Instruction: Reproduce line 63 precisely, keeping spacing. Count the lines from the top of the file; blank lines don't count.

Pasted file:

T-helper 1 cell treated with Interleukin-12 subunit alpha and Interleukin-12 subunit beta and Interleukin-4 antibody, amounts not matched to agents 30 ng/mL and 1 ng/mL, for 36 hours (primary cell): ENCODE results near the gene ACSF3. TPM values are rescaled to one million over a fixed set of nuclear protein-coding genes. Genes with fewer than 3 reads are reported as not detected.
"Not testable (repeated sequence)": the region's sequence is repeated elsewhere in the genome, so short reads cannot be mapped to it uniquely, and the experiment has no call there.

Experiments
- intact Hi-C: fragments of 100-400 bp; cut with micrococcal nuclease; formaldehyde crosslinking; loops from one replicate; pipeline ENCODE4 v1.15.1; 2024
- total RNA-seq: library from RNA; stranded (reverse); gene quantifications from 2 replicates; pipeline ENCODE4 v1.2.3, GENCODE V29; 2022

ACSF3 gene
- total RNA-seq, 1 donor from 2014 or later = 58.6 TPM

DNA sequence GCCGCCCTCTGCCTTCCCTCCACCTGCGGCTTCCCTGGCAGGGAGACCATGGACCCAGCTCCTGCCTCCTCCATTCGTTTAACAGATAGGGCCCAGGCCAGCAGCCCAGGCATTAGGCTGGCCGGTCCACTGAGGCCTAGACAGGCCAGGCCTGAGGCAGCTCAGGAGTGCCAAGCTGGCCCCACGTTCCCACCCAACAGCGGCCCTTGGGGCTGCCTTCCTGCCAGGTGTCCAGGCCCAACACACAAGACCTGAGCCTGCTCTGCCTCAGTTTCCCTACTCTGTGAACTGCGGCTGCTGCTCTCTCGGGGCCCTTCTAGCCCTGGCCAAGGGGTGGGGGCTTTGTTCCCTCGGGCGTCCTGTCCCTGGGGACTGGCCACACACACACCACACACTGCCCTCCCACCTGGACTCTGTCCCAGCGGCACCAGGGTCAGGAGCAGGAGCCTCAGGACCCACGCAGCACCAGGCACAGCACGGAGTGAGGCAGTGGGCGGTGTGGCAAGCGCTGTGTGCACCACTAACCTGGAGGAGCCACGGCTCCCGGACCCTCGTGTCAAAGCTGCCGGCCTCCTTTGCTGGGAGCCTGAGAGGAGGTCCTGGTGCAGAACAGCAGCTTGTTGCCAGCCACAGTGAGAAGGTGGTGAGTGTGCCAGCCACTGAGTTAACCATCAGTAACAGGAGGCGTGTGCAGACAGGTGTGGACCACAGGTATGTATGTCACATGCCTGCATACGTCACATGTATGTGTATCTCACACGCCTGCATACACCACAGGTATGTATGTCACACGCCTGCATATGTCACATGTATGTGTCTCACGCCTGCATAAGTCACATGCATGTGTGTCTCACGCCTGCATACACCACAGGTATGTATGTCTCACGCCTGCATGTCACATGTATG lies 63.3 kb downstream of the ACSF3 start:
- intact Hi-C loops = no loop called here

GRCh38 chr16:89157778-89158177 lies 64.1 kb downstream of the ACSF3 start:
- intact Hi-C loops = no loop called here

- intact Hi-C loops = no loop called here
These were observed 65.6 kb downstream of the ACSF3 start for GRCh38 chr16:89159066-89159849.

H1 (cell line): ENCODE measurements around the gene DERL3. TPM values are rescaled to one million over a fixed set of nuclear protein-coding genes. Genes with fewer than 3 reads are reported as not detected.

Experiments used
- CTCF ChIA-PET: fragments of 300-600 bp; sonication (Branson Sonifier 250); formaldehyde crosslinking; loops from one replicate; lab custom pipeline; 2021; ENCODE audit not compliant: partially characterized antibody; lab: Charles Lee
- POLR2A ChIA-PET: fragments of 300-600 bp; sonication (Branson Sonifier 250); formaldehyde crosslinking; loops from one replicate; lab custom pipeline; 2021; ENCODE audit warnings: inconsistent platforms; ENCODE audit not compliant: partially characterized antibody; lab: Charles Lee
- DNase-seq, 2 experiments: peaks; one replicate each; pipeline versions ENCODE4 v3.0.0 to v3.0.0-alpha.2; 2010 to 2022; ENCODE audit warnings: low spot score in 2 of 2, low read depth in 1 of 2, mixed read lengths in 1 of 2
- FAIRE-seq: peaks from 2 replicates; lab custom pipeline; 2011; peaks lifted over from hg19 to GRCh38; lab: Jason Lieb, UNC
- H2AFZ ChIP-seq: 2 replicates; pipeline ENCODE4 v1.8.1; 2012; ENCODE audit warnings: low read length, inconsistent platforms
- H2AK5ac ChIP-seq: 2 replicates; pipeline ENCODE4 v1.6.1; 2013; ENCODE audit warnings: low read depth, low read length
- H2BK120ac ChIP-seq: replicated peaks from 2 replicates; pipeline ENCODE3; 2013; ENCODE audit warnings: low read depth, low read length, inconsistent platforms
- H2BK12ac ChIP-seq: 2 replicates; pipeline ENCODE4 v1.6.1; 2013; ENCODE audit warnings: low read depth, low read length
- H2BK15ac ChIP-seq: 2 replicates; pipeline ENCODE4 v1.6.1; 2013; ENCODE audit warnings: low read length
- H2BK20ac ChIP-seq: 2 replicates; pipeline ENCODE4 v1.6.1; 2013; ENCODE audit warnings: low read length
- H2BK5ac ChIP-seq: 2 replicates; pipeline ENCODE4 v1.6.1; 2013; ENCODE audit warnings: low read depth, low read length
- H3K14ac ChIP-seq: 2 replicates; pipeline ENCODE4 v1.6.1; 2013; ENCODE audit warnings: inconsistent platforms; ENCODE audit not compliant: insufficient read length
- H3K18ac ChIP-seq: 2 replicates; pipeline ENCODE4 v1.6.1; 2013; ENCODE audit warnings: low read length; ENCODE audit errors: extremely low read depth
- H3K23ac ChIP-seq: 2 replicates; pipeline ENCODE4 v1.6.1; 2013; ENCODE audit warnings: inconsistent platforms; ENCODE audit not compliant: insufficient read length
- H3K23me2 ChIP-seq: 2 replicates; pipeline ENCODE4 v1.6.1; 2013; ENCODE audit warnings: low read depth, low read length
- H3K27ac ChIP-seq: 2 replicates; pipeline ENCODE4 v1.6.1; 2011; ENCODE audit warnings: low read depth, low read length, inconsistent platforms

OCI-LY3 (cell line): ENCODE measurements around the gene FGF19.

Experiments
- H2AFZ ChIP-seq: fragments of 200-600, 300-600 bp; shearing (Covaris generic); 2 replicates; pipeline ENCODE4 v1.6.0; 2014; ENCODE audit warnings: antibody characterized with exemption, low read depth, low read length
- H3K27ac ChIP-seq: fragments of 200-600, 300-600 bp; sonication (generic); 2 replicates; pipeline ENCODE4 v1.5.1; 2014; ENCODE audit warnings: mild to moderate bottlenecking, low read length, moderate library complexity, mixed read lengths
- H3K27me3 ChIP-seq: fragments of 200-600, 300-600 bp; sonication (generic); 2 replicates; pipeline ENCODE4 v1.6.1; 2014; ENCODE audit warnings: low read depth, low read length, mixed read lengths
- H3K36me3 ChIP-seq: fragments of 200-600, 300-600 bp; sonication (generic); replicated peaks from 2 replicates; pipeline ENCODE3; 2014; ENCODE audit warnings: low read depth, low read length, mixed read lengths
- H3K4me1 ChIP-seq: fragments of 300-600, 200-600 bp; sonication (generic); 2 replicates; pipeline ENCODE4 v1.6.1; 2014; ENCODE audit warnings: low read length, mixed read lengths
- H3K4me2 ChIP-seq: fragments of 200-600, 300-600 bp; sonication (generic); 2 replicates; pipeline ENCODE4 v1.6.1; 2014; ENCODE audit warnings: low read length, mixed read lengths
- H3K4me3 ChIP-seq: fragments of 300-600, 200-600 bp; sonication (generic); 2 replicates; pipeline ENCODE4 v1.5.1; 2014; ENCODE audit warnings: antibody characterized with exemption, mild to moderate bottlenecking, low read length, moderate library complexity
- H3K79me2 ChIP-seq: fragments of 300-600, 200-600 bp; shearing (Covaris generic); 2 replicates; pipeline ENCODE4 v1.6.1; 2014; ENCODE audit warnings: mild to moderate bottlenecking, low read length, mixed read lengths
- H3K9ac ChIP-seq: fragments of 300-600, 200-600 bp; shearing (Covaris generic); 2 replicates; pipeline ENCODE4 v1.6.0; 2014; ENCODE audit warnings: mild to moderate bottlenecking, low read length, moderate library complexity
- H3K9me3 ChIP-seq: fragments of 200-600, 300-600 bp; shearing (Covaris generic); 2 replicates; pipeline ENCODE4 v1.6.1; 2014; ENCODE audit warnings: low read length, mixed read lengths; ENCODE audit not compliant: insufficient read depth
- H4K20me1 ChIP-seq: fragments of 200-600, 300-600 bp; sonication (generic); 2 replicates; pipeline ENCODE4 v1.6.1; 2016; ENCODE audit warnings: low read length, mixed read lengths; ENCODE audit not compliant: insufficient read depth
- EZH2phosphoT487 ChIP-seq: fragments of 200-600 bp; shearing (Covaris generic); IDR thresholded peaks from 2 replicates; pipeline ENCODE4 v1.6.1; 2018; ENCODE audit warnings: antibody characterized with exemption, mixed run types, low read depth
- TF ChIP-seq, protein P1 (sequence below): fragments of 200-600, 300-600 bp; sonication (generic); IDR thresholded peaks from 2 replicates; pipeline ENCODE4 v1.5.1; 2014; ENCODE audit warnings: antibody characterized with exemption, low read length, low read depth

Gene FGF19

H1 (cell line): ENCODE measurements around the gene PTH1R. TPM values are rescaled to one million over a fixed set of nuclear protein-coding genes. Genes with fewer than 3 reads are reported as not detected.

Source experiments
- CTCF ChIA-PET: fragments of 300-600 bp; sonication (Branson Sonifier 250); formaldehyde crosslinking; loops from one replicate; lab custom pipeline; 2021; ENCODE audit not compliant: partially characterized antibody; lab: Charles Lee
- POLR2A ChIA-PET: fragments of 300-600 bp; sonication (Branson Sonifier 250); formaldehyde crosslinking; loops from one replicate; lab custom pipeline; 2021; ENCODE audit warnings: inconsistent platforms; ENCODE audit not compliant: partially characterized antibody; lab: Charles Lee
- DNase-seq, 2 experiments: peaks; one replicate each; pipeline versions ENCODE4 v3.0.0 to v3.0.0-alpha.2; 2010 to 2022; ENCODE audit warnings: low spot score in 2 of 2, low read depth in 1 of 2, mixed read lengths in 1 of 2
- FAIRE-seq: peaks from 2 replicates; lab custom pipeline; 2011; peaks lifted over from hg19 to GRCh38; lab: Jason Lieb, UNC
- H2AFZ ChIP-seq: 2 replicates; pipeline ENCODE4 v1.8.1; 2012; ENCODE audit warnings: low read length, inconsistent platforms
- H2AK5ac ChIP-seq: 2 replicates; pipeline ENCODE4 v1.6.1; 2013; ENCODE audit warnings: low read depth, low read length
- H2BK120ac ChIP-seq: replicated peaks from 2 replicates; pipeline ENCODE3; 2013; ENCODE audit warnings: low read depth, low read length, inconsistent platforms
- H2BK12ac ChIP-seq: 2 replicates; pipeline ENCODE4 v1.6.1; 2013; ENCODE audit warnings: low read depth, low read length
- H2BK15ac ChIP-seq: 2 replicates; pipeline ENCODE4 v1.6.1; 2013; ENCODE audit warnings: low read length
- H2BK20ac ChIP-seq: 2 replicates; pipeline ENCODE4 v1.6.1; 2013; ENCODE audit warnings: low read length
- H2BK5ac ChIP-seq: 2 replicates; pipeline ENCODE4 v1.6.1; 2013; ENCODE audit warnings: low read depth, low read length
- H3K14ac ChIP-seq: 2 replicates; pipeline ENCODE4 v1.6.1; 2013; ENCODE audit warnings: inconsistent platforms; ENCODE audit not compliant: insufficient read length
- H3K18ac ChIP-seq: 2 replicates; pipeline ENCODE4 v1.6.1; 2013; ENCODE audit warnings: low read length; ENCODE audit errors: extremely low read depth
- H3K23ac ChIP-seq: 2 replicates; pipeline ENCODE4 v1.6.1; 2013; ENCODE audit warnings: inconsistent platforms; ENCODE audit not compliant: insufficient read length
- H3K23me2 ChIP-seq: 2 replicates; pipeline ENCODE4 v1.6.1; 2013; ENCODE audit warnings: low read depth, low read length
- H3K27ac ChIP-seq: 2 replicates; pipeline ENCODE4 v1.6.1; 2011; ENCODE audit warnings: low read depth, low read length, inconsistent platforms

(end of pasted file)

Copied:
- H3K23ac ChIP-seq: 2 replicates; pipeline ENCODE4 v1.6.1; 2013; ENCODE audit warnings: inconsistent platforms; ENCODE audit not compliant: insufficient read length